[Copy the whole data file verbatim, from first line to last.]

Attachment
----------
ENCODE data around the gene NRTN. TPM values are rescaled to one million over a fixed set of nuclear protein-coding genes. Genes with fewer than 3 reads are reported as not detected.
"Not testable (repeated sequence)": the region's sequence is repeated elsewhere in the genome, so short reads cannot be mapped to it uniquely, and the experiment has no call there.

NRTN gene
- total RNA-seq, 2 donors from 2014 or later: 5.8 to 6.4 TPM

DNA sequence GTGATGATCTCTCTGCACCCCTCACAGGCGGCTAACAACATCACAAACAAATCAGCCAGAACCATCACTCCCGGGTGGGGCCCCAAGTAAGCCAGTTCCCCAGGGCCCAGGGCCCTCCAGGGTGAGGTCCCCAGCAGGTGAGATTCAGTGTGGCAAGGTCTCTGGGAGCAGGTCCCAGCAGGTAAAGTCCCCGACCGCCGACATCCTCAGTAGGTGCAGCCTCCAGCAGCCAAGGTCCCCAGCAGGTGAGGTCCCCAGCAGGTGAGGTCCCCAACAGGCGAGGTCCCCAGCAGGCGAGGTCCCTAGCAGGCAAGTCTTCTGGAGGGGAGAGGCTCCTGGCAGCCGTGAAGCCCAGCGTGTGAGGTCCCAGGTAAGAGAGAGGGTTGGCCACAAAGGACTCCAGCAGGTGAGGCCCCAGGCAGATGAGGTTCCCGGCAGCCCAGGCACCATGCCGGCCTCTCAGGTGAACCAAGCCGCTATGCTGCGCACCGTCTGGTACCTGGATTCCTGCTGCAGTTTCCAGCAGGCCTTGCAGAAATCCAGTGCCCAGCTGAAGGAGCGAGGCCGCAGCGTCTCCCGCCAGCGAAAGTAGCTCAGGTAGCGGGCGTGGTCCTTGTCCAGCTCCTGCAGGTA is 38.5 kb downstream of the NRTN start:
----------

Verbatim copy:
ENCODE data around the gene NRTN. TPM values are rescaled to one million over a fixed set of nuclear protein-coding genes. Genes with fewer than 3 reads are reported as not detected.
"Not testable (repeated sequence)": the region's sequence is repeated elsewhere in the genome, so short reads cannot be mapped to it uniquely, and the experiment has no call there.

NRTN gene
- total RNA-seq, 2 donors from 2014 or later: 5.8 to 6.4 TPM

DNA sequence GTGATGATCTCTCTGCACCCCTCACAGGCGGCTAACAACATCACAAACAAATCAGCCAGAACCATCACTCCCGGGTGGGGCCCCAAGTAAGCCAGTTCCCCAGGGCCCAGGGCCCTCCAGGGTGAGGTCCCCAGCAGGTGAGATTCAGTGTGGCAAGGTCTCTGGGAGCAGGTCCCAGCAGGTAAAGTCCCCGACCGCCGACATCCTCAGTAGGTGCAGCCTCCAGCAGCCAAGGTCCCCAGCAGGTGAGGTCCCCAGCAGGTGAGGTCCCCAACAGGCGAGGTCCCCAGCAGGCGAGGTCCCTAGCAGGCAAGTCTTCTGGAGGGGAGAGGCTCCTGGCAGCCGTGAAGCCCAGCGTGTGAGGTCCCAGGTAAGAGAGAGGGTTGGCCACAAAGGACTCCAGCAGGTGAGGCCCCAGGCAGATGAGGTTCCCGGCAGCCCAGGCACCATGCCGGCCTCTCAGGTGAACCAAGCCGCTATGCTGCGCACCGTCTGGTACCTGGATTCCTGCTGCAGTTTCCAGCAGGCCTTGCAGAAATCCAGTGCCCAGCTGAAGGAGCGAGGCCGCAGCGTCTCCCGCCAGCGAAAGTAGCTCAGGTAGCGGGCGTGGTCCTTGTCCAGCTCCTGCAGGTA is 38.5 kb downstream of the NRTN start: